One for the books: Scarborough Library celebrates addition of 500 children’s, young adult books
SHEPHERDSTOWN — Shepherdstown Middle School seventh grader Felix Alexander relaxed against one of the beige sofas in the Scarborough Library on Friday afternoon, as he began reading one of the 500 new children’s and young adult books in the library’s collection.
The books, bought with a three-year grant through the Scarborough Society, range from fantasy books about dragons and parallel worlds to nonfiction books about beekeeping and solar power. For Alexander, the selection already made him want to come back another day, because it included the books of his favorite author, Rick Riordan.
“It’s a really good selection. We’ll probably come back now to check more books out. When I heard they were going to open up a new section of kids books here, I thought, ‘yay!'” Alexander said, as he glanced up from his book, “Magnus Chase and the Gods of Asgard.” “I mostly like fiction books — I just like magic and myths and stuff. I don’t even know what’s going on around me, when I’m reading a book.”
Alexander came with his mom to the library’s third celebration of its new selection, the first two of which celebrated the addition of fiction books for younger age groups. Friday’s event featured Martinsburg-based children’s book author Erin Mackey, as she read from one of her two young adult fiction books and talked about her writing process with event attendees.
A fourth and final event will be held on Aug. 16, from 1-3 p.m., celebrating the new nonfiction books in the children’s department with special speaker, Shepherd University Physics Professor Jeff Groff. Groff, who is a beekeeper, will bring a hive from his home for attendees to study, and will also discuss the benefits of solar power, as he helped apply for a grant to purchase solar panels for the library. The solar panel installation on the library roof should be completed this week, according to Scarborough Library Coordinator of Collections Rachel Hally.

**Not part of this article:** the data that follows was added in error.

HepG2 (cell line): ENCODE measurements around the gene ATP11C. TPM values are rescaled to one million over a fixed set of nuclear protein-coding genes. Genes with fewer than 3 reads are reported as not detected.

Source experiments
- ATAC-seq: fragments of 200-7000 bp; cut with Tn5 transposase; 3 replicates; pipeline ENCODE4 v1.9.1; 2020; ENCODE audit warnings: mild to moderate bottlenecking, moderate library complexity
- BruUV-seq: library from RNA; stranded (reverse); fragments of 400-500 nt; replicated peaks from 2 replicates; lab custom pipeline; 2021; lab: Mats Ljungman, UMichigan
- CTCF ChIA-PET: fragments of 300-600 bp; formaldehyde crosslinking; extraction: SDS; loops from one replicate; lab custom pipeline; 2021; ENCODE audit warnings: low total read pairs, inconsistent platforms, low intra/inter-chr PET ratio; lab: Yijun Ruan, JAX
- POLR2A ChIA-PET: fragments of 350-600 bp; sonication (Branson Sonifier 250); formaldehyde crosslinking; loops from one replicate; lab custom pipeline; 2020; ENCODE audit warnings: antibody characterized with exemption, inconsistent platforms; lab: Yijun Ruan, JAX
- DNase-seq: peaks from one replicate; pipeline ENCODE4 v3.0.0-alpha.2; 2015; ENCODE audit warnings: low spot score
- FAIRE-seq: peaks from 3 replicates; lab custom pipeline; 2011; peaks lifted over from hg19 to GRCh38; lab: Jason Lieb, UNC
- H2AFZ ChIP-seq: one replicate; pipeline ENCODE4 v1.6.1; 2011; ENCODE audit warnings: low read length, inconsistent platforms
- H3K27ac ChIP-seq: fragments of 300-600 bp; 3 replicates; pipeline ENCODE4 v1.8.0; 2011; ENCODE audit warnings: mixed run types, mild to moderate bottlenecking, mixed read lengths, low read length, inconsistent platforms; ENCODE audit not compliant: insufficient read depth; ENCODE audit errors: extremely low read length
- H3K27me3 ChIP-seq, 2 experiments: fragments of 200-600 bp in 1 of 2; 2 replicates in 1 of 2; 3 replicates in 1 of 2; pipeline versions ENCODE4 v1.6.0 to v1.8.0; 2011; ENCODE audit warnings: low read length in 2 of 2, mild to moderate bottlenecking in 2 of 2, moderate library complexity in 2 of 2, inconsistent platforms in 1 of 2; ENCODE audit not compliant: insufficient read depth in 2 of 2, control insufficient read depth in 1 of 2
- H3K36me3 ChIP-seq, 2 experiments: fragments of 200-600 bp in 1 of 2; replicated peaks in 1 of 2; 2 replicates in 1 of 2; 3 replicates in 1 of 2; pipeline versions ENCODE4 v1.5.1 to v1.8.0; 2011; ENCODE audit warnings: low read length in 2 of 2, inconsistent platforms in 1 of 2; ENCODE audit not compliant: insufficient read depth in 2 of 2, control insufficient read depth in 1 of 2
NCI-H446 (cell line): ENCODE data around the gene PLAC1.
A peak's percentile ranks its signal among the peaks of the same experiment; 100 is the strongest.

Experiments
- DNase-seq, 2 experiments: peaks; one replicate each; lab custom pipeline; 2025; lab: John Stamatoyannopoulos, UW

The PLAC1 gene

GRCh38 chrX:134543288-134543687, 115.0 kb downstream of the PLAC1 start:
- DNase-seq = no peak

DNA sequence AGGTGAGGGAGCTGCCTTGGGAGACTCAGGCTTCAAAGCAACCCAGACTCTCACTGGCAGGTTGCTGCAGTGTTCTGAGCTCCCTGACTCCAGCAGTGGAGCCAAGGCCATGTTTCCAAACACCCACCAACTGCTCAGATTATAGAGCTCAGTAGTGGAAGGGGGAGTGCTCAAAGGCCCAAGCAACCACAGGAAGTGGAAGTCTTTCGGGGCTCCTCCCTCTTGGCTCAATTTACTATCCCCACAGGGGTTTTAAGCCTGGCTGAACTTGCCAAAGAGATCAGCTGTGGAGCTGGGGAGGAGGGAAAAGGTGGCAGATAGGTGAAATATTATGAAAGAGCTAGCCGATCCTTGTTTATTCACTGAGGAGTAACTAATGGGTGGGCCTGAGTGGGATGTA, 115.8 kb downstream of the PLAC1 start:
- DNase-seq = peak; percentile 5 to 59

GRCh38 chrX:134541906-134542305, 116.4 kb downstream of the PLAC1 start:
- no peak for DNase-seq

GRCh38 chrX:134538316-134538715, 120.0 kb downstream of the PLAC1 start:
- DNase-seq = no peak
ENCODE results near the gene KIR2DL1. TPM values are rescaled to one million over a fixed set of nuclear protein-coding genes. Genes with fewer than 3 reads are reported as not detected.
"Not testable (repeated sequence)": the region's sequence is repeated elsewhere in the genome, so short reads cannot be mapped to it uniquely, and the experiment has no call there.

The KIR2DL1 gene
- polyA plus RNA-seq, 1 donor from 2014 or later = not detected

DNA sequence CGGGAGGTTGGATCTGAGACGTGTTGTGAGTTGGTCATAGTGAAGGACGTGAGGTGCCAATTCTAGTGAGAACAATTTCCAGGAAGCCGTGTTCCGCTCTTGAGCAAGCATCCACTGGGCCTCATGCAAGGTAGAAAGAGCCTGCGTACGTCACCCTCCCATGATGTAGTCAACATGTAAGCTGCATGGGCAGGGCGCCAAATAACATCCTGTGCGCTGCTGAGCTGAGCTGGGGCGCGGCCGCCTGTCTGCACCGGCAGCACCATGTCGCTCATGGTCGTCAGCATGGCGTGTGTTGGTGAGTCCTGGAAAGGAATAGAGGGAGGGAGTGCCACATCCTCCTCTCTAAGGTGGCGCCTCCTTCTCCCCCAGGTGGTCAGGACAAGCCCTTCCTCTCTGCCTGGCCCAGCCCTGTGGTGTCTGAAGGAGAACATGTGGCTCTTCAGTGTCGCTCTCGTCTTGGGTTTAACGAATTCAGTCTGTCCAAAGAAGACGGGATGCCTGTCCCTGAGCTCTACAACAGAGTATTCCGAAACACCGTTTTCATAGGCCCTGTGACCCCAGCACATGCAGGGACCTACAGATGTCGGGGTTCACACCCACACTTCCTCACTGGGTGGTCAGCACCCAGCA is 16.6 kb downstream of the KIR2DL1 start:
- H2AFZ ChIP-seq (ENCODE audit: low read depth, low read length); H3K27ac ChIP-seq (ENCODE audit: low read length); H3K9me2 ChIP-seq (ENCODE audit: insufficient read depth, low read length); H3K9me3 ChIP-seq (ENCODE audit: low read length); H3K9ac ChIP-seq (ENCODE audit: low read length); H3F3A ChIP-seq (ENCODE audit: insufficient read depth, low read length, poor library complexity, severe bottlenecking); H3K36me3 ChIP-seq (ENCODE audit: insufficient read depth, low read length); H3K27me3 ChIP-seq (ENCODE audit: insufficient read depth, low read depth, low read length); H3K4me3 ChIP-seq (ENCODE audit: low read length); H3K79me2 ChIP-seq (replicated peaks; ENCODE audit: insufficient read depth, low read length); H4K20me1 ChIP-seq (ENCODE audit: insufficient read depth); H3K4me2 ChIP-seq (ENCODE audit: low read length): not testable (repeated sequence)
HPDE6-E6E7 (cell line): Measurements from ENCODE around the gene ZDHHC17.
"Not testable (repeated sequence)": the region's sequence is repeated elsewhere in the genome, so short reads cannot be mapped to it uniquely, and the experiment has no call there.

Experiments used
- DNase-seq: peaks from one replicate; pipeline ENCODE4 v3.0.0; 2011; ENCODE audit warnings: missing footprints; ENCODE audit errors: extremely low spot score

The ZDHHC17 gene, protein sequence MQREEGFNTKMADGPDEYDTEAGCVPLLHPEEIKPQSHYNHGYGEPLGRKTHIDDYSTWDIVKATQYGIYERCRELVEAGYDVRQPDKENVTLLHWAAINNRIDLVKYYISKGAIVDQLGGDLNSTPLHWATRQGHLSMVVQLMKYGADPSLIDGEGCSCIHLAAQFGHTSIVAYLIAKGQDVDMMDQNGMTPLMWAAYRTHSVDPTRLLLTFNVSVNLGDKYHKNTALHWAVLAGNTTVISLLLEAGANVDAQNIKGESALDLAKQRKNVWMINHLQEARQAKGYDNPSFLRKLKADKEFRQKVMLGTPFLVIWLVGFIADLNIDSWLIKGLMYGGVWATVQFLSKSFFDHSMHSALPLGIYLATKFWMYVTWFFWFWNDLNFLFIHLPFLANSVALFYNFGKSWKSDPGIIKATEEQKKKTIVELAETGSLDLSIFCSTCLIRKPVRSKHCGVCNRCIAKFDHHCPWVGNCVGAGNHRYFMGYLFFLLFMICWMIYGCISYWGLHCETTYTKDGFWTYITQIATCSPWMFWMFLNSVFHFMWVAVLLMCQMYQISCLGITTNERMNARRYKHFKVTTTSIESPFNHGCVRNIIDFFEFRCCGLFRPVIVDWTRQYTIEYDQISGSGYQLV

Hally, who was in charge of purchasing the new book selection, said the next two years with the Scarborough Society’s grant will allow her to continue buying books to expand the library’s collection.
“Because we have such a big education major, we’ve always had a children’s section. In our English Department, we have many writers who are interested in writing young adult fiction books. Having this grant was a super opportunity to expand what we are able to offer them and the community — it was time to buy more books from contemporary authors,” Hally said, mentioning she consulted with Shepherd’s professors to determine which books to purchase, to keep and to donate.
At the Aug. 16 celebration, the books the library is not keeping in its children’s department will be available for community members to take home for free. The remaining books will be donated to The Book Thing of Baltimore, Inc., a 501(c) non-profit charity.
“In order to make room for all of these new books, we’ve had to remove some older books that haven’t been circulating,” Hally said. “While we bought 500 books this year, we’re not getting rid of quite that many, because we had room to grow.”
Anyone with a West Virginia driver’s license or proof of residence can get a library card at the Scarborough Library. To learn more, visit 301 North King Street or call 304-876-5421.
To learn more about Mackey, visit www.erinmackeyauthor.com.